Studio monitors are nearfield devices
It’s important to mention that studio monitors are nearfield devices. This means that they’re meant for close-up listening and not seated in an ample space such as a big living room like a TV or regular stereo might be.
As opposed to a regular set of speakers, which can be used to blast music throughout your whole house (perfect for parties), studio monitors have a much smaller sweet spot where they sound the best. Usually, it’s right in front of them or a few meters away. The sound is directed toward you, and it’s not supposed to be used to fill a room or an entire house.
Studio monitors are not bass-heavy
One common misconception about studio monitors is that they’re bass-heavy. While you might think this because it’s possible to adjust the low end and the sound quality tends to be better, they don’t have much power or oomph behind them as far as regular speakers go!
This means that there isn’t any extra thump coming from them and doesn’t make your music sound louder than what was intended by the artist who recorded it. As mentioned above, these devices are meant to provide a flat response across all frequencies so listeners can hear everything without adding their equalization, which could skew how things sound even more off.
Of course, if you want some added bass for specific genres like electronic dance music, it’s possible to adjust with an equalizer (via hardware or software). But in most cases, you shouldn’t be adding extra bass because the artist who recorded the song wanted it that way!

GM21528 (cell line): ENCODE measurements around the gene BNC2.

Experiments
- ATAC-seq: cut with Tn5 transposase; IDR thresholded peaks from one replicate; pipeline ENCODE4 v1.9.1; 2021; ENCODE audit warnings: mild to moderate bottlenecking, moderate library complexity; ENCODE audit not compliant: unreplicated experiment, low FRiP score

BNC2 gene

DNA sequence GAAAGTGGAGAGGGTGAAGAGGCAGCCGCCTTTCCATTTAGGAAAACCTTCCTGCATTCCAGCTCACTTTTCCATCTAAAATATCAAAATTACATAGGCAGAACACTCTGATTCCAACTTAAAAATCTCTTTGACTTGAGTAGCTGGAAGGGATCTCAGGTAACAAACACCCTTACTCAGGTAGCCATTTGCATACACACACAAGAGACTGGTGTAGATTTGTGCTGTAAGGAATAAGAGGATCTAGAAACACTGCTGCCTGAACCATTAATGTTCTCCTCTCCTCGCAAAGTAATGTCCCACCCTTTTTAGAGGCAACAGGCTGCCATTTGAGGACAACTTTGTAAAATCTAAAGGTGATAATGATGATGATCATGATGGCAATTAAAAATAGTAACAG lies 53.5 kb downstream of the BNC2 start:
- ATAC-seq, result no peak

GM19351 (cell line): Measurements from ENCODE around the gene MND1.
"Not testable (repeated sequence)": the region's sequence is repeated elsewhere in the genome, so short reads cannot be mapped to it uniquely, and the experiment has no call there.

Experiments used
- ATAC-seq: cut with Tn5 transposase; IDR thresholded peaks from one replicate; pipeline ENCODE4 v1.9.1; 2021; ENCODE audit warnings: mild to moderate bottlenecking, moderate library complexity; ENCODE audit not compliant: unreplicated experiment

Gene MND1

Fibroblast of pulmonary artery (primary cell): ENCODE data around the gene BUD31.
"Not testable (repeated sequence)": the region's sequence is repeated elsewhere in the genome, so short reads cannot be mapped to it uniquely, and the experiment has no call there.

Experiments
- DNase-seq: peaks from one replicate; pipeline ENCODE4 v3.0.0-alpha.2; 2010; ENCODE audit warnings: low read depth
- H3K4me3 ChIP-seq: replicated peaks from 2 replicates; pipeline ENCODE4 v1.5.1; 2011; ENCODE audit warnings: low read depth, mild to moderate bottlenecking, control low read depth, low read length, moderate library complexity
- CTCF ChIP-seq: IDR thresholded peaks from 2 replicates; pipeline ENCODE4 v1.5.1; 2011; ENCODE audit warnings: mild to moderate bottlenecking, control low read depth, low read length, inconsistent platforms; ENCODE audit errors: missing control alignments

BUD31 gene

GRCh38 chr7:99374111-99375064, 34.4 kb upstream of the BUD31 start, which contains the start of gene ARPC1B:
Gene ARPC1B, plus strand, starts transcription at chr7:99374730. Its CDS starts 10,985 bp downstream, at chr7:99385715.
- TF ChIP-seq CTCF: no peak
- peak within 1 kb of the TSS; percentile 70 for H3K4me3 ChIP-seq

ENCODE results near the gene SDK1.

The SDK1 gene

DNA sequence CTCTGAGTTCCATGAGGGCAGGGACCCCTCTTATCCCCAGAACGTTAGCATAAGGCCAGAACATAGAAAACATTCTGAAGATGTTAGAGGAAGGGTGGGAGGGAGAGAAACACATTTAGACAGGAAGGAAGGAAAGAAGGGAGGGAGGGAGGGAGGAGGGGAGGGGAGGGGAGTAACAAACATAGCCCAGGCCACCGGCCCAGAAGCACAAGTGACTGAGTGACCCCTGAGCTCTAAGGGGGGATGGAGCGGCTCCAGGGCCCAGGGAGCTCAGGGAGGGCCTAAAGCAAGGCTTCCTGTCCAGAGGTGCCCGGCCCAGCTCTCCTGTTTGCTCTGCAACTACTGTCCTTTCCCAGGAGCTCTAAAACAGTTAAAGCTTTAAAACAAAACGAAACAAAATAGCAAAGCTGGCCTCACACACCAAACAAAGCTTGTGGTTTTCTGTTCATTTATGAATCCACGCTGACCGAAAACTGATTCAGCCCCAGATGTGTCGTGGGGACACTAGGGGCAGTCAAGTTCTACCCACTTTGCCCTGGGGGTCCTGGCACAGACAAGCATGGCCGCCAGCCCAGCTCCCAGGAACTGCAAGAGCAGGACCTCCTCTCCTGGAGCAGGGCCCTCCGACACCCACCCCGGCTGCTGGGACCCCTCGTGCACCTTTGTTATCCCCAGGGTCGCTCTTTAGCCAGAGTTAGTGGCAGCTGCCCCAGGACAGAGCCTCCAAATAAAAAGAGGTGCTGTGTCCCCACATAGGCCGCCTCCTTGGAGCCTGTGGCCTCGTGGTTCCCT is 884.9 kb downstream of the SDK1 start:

Studio monitors vs. speakers – Can you use studio monitors as regular speakers?
Sure! You can use studio monitors as regular speakers. Why would you want to do this? Because they sound great and are more accurate than your average pair of speakers, it’s nice to listen precisely to how the artist intended their music to be heard!
If you do not like super bass-heavy music and want to hear it as recorded, studio monitors are a great choice. However, if you like the added bass and thumping sound for genres such as rock or pop, regular speakers would be better suited for this purpose!
Also, remember they are usually nearfield devices, so they’re good if you plan to use them in your small studio, bedroom, or medium-sized living room, but they’re not great for outdoors, parties, large living rooms, or other big spaces!
Can you use regular speakers as studio monitors?
No. While using regular speakers as studio monitors is technically possible, this isn’t recommended. The reason is that they’re usually not flat on all frequencies, and you wouldn’t have the same sound quality or accuracy as you would get with a proper studio monitor. You’d need to calibrate them, and what’s the point then?
Studio monitors vs. speakers – Which one is better?
As discussed above, studio monitors are “technically better” than speakers because they provide a flat frequency response across all frequencies. This allows users to hear what the artist intended their music to sound like without adding their equalization, which could skew things in an unwanted direction.
However, studio monitors are not intended to be used by the general public. They’re made for recording studios and professional music producers who want to hear their tracks as if they were played in a real-life environment with other musicians surrounding them, so the sound must be accurate!
The Bottom Line
Studio monitors are a great choice if you want to hear your music as recorded, with the least amount of EQing possible. But in general, they’re not recommended for public spaces or outdoors because their sound quality won’t be good enough to fill bigger rooms, and this would defeat the purpose of buying them in the first place!
If you have any questions, feel free to leave a comment below!